Over the years, Brownstein Hyatt Farber Schreck shareholder Greg Vallin has represented local and national clients on all kinds of real estate and development deals — developments of sizeable residential communities or golf courses, the sale of large Colorado ranches, land trusts looking to preserve scenic open spaces and critical wildlife habitat. But he’d never seen a land deal quite like the one he helped close earlier this spring, and he doesn’t imagine he’ll see another like it any time soon.
About 35 miles south of Denver, just west of I-25, sits a roughly 1,500-acre swath of land with soft hills and views of the mountains to the west combined with convenient access. Viewed through the eyes of a developer, the location is a no-brainer spot to build hundreds of luxury homes, precisely the picture someone at Lowe Enterprises Real Estate Group saw in their mind’s eye when the company purchased the property more than a decade ago.
“They had intended to do a high-end, large master plan community,” Vallin said. “It’s a beautiful property, close to Castle Rock and I-25 but still feels very remote; fantastic for residential development.”
That alluring image, however, had crystalized pre-2008. In September of that year, the stock market crashed, financing froze and construction in Colorado and just about everywhere else in the country seemingly halted overnight. It took several years for Lowe to revisit the project, known as the Canyons South development, in earnest. The company had the property zoned and platted and had begun to work through various infrastructure and jurisdictional issues. But the timeline started to stretch on too long, and the company decided instead to look for a buyer.
Selling a large parcel that was already partially developed proved to be just one of the challenges involved with brokering a sale for Canyons South. Nevertheless, Hines Acquisitions, a Houston, Texas-based development company with a significant Denver presence, signed a letter of intent last year to purchase. That’s when Vallin got involved on behalf of Lowe.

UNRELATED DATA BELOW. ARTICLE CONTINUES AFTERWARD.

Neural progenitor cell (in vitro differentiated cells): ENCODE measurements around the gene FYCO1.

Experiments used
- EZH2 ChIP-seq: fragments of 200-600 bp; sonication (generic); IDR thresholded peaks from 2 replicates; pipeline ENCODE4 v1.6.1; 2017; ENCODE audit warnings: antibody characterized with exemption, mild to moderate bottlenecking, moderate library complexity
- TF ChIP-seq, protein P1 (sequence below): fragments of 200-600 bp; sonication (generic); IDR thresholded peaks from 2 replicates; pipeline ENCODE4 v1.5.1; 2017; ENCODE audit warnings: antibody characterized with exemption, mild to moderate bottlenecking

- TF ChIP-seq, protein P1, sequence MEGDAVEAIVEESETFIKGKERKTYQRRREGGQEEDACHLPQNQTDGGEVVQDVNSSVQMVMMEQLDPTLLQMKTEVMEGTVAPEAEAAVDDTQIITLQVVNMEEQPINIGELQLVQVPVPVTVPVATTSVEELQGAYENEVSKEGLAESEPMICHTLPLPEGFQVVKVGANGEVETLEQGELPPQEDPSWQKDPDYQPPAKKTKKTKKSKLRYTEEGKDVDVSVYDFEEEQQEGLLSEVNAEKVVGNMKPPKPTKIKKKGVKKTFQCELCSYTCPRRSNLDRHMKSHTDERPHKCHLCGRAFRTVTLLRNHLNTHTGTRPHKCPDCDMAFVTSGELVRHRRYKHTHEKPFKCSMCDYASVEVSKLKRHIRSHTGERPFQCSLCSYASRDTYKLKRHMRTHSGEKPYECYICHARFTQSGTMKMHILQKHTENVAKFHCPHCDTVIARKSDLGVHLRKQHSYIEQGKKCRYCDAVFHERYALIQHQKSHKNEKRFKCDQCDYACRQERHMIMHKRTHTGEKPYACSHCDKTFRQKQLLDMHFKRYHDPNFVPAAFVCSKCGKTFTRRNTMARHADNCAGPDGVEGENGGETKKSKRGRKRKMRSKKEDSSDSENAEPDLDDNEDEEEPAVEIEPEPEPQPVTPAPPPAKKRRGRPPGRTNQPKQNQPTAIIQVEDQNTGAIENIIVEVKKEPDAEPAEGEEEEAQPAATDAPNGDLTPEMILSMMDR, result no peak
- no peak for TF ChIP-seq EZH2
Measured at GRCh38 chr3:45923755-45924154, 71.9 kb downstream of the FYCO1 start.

Discussions eventually led to the somewhat complicated and unusual arrangement finalized this spring. In a $35 million deal, Hines agreed to purchase 1,100 acres of Canyons South with Lowe retaining control of 400 acres on the southern end of the property.
“In a simple transaction, the seller would sell, and the buyer would buy, and they’d wash their hands and be done with it,” Vallin said. “As we got into it and really started to delve into what it was going to take to keep these two properties tied together, it became apparent this was not going to be a quick sale.”
In this case, there’s a single zoning document for the entire property and the companies have to work together, sharing obligations and coordinating on things such as the location of connection points for utilities and where to build roads. Vallin said he believed the shared agreement was necessitated by the fact that the deal was so significant; even a company of Hines’ size, he said, was only willing to take on a portion of the project — at least at first. “It’s quite unusual,” Vallin said. “I’ve never worked on a deal like this where they were tied together — most bulk sale deals don’t have a tie-together provision.”
According to Vallin, the size of the deal meant that the potential buyer pool was limited. “There are not that many developers that have the kind of access to cash that would allow a deal of this magnitude; Hines was sort of the perfect buyer in this scenario.”
The complexity of the deal, Vallin said, also accentuated the typical push-and-pull in a big real estate deal between a seller looking to stick to a particular timeline and a buyer looking for extra time to work with. But not enough to hold up the deal, which closed on May 18. “Because they were both sophisticated players in this space, it was a really fun deal,” Vallin said. “It could have been really painful if the two players were not on the level they were, but it was a good, fun transaction.”
— Chris Outcalt